MLK / Black History Month 

 

Celebration of Dr. Martin Luther King, Jr. and Black History Month

January 20 – February 26, 2020

 

Our goal is to create a beloved community and this will require a qualitative change in our souls as well as a quantitative change in our lives. - Martin Luther King, Jr.

 

EVENTS (Open to the Community unless otherwise noted.)

 Monday, January 20

Ecumenical Prayer Service

12:00 p.m./Mercy Hall, University Chapel

 

Martin Luther King, Jr. Legacy Dinner for MU Students and Faculty

5:00 p.m./Insalaco Hall, Rooms 218 & 219

An evening of food and discussion in honor of Dr. Martin Luther King, Jr. Limited spots are available.  To RSVP, please visit this link.

 

Thursday, January 30

Panel Discussion: Ethical Issues in the Media

6:00 p.m./Insalaco Hall, Rooms 218 & 219

The panel discussion will be on ethical issues which emerge from the content and manner in which information is communicated through the various media. There will be a particular focus on the November 2020 elections and all the campaign commercials to which the public have been and will be exposed. Sponsored by NE PA Ethics Institute at Misericordia University.

 

Tuesday, February 4 & Wednesday, February 5

Paint by the Numbers for MU Community

11:30 a.m. – 1:30 p.m./Banks Student Life Center, Lobby

Celebrate Black History Month through a paint by the numbers activity paying homage to influential Black figures.

 

Thursday, February 6
Play: White Rabbit Red Rabbit

7:30 p.m. Showing: Alicia Nordstrom, Ph.D., Professor of Psychology

Insalaco Hall, Rooms 218 & 219

What happens when you are not allowed to leave your own country?  Find out in this unique immersive production with no director, no set, and the actor is given the script five minutes before the show starts.  Reservations are available online at this link or at the door.

 

Friday, February 7

Play: White Rabbit Red Rabbit

12:00 p.m. Showing: Scott Woolnough, Alternative Learning Program Coordinator

7:30 p.m. Showing: Jahmeel Powers, a local professional actor

Insalaco Hall, Rooms 218 & 219

What happens when you are not allowed to leave your own country?  Find out in this unique immersive production with no director, no set, and the actor is given the script five minutes before the show starts.  Reservations are available online at this link or at the door.​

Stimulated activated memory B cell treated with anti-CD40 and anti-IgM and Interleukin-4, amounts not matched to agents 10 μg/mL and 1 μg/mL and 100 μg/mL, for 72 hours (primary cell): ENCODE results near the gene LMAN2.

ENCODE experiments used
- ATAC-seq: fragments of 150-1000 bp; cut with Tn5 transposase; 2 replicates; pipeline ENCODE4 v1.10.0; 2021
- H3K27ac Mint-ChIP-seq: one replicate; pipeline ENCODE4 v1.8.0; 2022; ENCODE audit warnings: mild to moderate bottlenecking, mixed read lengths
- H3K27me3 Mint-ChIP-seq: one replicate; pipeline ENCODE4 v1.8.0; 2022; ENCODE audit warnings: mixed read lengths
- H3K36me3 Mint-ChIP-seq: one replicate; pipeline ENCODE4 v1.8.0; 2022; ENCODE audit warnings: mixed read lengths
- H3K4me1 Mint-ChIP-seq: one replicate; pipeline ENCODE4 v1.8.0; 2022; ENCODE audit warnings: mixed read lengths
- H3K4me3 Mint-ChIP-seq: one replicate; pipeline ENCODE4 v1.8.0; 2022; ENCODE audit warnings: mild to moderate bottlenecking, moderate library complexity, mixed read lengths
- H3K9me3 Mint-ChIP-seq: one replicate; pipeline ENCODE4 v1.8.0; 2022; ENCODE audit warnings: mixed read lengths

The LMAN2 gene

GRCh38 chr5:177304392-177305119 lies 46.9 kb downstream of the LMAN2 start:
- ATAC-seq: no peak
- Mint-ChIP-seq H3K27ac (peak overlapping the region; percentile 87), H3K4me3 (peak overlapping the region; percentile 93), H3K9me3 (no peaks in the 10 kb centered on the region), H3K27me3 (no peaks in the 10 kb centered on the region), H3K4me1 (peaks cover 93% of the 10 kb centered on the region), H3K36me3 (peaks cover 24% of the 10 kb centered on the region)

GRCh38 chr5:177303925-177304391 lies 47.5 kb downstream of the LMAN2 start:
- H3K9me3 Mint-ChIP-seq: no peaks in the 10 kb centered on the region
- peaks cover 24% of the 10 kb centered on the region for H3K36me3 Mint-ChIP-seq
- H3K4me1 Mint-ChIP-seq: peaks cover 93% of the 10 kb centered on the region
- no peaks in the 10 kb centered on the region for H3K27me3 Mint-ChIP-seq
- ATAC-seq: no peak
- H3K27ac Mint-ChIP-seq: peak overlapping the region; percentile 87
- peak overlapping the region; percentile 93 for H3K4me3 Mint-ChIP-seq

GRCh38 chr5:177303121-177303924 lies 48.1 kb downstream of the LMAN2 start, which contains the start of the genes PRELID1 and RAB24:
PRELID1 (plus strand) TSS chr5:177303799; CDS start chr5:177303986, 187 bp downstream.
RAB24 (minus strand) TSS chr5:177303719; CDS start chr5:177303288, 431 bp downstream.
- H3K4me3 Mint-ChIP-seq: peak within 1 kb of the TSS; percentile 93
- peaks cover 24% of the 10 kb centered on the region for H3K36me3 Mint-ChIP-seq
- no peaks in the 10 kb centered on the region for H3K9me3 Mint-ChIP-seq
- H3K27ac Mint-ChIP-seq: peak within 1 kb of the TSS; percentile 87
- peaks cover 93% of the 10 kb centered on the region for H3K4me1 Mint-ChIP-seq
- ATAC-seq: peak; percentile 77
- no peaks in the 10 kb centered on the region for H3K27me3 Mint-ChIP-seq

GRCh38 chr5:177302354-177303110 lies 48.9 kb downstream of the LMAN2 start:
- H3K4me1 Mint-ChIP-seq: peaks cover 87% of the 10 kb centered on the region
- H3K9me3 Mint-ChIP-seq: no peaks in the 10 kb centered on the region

Tuesday, February 11

Film: I Am Not Your Negro (dir. Raoul Peck, 2016)

6:00 p.m./Walsh Hall, Lemmond Theater

Introduction and discussion by Dr. Ryan Watson, Assistant Professor of Film and Visual Media.

Filmmaker Raoul Peck envisions the book James Baldwin never finished about the lives and assassinations of three of his close friends: Medgar Evers, Malcolm X and Martin Luther King, Jr.

 

Monday, February 17

Mass Incarceration: Reflections from the Classroom at Dallas State Correctional Institution

12:00 p.m. - 1:15 p.m./Mercy Hall, Room 347

A panel discussion led by Dr. Glenn Willis and students regarding their experiences in prison education.

 

Wednesday, February 19

Black History Month Poetry Reading for MU Community

12:00 p.m. – 1:30 p.m./Bevevino Library, McGowan Room

Join us in celebrating the contributions Black poets have made to literary culture at our annual Black History Month Poetry Reading.

 

Friday, February 21

Turning 15 on the Road to Freedom for MU Students

7:00 p.m./Kirby Center

A musical filled with traditional and original Gospel and Freedom songs, tells the moving, true story of Lynda Blackmon, the youngest person to walk all the way from Selma to Montgomery, Alabama, on the Voting Rights March of 1965. Limited spots available, transportation provided if indicated. Registration can be accessed at this link and a $5 refundable deposit is required to secure your spot. Deposits can be submitted to Linh Nguyen during office hours (Banks 128). Contact Linh at lnguyen@misericordia.edu with any questions.

 

Monday, February 24

Black Space: Picturing Blackness in the 19th and 20th Centuries​

4:30 p.m. – 6:00 p.m./Bevevino Library, McGowan Room

This panel addresses representations of blackness in U.S. culture, from the 1820s through the late twentieth century.  It explores the extremely uneven power relations embedded in early images of free African Americans, and traces black efforts to confront, engage, and undermine racist stereotypes as time passed by such artists as Lorna Simpson, Adrian Piper, Suzanne Jackson, and Linda Goode Bryant. Presenters: Jennifer Black, Kara Carmack, Rich Hancuff, and Laine Little​

 

Wednesday, February 26

Asylum Seeker Simulation for MU Students

11:30 a.m. - 2:00 p.m./Anderson Center, Gymnasium

Students will have an opportunity to walk through a 20-minute simulation to experience what it is like for an asylum seeker who comes to the U.S. border from Central America.

 

 

For more information, contact the Mission Integration Office at 570-674-1877.

 

 

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